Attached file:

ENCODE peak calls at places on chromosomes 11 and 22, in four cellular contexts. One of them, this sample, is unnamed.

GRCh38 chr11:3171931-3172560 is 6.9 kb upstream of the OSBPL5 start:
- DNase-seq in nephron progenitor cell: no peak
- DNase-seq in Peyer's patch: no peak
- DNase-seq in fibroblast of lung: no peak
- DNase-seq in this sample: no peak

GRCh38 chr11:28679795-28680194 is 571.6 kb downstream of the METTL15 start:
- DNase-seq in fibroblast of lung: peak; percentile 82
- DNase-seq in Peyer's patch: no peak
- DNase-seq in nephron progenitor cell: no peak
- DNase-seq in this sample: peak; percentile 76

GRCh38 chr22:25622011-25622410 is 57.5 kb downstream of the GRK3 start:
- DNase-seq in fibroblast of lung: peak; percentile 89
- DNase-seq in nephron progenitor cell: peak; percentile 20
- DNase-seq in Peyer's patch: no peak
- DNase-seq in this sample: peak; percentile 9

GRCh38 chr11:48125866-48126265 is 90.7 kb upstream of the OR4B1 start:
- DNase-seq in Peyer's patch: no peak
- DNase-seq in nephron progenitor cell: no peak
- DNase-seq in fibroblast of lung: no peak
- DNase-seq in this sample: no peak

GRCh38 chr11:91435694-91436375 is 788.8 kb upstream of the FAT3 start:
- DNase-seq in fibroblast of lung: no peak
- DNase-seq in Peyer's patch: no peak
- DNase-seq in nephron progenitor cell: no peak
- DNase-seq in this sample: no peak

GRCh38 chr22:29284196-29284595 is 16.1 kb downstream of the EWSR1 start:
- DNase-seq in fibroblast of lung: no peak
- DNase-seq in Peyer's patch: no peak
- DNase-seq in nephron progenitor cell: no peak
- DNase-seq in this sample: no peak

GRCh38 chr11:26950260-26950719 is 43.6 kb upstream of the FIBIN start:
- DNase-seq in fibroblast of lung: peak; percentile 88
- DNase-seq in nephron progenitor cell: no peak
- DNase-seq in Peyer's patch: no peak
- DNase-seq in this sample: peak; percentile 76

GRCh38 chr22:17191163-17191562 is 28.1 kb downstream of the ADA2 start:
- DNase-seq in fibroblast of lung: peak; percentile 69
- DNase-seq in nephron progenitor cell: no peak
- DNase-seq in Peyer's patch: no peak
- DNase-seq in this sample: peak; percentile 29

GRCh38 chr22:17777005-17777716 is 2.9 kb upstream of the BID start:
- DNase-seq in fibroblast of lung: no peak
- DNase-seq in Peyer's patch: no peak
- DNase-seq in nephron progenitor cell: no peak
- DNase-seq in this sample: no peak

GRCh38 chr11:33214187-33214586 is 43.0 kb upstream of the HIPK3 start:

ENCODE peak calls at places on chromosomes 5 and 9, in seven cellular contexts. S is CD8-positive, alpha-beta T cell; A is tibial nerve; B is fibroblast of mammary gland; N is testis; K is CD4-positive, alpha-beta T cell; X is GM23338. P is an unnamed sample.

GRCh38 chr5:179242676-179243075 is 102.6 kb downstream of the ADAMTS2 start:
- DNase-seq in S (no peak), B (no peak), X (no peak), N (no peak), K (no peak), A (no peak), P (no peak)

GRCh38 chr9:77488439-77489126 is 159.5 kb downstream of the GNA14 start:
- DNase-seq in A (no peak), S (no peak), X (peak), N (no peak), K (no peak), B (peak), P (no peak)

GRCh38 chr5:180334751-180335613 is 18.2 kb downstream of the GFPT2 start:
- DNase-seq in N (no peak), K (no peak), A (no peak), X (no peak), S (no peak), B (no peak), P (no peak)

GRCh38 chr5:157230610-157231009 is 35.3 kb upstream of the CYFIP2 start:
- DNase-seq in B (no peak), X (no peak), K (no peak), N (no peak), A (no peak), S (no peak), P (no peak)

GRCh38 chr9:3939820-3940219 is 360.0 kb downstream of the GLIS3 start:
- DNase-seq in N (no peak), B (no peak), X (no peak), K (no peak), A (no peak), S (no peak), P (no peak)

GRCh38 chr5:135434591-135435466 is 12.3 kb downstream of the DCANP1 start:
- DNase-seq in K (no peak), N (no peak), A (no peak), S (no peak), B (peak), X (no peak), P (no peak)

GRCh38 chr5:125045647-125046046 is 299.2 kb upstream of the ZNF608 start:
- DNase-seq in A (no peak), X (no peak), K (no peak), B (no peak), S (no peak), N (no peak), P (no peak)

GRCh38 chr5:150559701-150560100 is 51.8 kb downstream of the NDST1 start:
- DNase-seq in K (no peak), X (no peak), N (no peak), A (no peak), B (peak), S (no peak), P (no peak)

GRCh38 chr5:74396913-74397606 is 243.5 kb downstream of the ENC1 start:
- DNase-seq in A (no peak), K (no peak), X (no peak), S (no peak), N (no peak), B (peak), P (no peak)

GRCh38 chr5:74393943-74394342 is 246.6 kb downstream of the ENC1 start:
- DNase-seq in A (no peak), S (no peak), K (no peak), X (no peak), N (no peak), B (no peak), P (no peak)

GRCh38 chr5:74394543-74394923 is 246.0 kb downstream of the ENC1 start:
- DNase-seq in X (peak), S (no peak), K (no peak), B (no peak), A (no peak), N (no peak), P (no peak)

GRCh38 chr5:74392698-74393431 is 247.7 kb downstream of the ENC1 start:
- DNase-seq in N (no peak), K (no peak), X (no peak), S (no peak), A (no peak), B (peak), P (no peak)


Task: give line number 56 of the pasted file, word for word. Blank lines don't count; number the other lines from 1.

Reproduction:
- DNase-seq in B (no peak), X (no peak), K (no peak), N (no peak), A (no peak), S (no peak), P (no peak)